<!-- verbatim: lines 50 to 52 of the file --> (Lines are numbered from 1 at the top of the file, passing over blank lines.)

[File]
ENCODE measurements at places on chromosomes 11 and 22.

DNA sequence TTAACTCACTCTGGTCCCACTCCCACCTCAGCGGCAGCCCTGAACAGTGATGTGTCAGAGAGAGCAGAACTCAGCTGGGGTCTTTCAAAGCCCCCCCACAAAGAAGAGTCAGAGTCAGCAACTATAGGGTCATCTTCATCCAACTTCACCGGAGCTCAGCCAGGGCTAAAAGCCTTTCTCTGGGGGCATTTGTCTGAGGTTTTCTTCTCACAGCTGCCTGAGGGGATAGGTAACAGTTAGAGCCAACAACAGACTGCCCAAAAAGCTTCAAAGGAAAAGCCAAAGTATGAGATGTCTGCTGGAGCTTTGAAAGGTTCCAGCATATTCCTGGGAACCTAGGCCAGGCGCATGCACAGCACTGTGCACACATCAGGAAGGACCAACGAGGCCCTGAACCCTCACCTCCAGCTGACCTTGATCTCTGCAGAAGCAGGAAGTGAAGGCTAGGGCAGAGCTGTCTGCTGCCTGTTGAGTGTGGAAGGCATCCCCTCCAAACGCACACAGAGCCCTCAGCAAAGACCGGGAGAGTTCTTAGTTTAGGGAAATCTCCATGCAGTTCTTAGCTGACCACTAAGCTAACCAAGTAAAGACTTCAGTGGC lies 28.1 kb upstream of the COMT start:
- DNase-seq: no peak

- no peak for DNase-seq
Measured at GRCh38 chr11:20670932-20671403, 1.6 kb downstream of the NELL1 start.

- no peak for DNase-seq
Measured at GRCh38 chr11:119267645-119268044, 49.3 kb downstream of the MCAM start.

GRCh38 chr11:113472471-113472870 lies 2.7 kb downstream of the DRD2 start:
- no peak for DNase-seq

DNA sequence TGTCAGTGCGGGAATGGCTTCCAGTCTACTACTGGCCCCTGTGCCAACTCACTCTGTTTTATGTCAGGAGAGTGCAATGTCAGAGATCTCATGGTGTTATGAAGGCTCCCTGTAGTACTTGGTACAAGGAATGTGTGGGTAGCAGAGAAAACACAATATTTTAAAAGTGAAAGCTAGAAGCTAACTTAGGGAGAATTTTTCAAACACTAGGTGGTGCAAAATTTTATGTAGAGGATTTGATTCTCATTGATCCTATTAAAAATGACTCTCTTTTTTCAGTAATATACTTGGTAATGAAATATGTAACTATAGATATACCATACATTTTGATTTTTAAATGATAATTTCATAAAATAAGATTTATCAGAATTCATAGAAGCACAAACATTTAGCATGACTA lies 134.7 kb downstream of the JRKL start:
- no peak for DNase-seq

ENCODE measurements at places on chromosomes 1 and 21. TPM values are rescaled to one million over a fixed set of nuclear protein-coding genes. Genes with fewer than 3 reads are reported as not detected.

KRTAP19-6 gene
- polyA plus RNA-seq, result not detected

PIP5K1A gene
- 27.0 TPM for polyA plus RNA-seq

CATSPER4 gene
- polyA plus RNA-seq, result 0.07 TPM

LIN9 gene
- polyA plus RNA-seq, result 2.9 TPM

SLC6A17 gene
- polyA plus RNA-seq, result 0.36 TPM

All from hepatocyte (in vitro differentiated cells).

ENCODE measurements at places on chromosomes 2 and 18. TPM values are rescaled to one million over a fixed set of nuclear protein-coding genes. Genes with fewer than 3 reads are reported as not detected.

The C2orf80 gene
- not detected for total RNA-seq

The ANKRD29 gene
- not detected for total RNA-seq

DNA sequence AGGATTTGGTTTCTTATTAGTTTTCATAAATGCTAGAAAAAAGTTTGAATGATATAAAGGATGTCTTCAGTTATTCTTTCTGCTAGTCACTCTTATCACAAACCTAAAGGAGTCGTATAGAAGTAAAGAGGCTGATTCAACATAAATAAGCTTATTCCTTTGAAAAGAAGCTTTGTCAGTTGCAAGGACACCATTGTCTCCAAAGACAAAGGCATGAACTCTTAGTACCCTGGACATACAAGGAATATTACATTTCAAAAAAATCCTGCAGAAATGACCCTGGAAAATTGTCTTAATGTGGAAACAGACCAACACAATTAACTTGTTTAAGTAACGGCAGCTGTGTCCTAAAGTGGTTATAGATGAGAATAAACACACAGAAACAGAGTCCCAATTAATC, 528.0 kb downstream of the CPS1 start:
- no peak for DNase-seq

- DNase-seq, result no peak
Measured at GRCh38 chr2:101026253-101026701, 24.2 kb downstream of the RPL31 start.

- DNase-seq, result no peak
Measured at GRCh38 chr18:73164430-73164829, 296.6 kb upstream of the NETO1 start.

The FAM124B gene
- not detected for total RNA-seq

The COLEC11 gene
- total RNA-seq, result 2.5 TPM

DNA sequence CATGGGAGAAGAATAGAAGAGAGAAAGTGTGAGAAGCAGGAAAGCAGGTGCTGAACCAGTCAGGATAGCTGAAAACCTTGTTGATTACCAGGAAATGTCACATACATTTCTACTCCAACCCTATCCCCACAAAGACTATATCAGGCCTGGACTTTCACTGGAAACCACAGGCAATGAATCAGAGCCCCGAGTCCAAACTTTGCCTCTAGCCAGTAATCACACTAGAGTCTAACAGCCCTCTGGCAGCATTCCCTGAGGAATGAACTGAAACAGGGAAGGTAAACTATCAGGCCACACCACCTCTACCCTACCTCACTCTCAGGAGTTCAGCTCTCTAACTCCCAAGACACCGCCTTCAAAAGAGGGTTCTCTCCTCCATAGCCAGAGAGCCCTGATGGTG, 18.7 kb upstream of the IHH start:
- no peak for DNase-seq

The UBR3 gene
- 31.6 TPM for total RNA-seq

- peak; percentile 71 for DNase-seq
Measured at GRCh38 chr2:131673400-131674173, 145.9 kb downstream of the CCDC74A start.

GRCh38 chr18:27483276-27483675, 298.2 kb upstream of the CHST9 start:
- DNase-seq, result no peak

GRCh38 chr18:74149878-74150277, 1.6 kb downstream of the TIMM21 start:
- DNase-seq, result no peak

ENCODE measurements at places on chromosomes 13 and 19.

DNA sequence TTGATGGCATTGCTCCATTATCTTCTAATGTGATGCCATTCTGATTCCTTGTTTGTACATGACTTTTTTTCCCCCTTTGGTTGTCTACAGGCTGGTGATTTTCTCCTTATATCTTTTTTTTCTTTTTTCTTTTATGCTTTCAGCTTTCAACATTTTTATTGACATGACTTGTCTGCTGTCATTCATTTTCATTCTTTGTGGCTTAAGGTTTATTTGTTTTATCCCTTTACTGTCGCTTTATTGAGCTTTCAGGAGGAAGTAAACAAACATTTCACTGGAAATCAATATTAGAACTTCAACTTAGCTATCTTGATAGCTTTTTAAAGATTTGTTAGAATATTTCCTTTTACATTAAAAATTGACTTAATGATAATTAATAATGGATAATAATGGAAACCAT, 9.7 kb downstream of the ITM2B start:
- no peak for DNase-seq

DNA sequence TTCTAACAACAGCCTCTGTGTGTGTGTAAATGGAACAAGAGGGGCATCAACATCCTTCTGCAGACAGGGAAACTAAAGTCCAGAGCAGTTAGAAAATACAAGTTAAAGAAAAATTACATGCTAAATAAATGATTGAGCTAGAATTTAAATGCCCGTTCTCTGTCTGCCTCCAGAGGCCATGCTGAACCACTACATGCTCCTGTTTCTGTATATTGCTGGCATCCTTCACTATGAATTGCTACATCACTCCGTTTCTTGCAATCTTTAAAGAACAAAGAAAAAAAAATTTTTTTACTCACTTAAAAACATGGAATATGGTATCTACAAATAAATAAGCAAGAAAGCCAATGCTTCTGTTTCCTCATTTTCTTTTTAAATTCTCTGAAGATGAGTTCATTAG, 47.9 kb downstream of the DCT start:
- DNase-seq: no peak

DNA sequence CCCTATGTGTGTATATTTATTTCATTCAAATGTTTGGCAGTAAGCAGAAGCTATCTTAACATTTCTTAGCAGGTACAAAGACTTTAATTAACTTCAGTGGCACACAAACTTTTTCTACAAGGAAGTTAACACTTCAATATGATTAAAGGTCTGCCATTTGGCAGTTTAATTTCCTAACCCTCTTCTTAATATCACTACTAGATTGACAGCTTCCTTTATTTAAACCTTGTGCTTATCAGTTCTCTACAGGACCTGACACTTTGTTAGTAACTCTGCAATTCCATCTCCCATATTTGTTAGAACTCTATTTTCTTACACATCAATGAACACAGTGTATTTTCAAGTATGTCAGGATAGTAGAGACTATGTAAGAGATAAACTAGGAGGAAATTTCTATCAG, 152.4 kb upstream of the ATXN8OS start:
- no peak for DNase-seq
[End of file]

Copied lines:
DNA sequence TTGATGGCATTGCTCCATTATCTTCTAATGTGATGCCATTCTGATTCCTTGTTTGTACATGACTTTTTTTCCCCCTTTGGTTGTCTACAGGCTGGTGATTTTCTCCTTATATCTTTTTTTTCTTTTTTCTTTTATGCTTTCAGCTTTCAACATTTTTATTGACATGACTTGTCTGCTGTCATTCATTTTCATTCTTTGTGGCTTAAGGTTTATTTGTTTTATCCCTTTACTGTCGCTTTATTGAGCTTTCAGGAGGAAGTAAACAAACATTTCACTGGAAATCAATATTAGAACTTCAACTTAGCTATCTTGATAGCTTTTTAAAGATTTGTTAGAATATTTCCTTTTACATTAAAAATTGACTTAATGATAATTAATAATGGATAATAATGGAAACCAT, 9.7 kb downstream of the ITM2B start:
- no peak for DNase-seq

DNA sequence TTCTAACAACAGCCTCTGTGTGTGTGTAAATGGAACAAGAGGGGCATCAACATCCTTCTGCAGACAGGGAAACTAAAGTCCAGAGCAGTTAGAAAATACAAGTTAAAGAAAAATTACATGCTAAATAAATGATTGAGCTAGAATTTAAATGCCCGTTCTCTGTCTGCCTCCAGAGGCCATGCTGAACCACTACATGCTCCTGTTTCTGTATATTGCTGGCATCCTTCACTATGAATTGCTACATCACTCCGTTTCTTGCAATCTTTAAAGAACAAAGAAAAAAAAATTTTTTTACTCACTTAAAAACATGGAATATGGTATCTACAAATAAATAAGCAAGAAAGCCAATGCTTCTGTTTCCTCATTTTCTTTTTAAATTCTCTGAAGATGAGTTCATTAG, 47.9 kb downstream of the DCT start: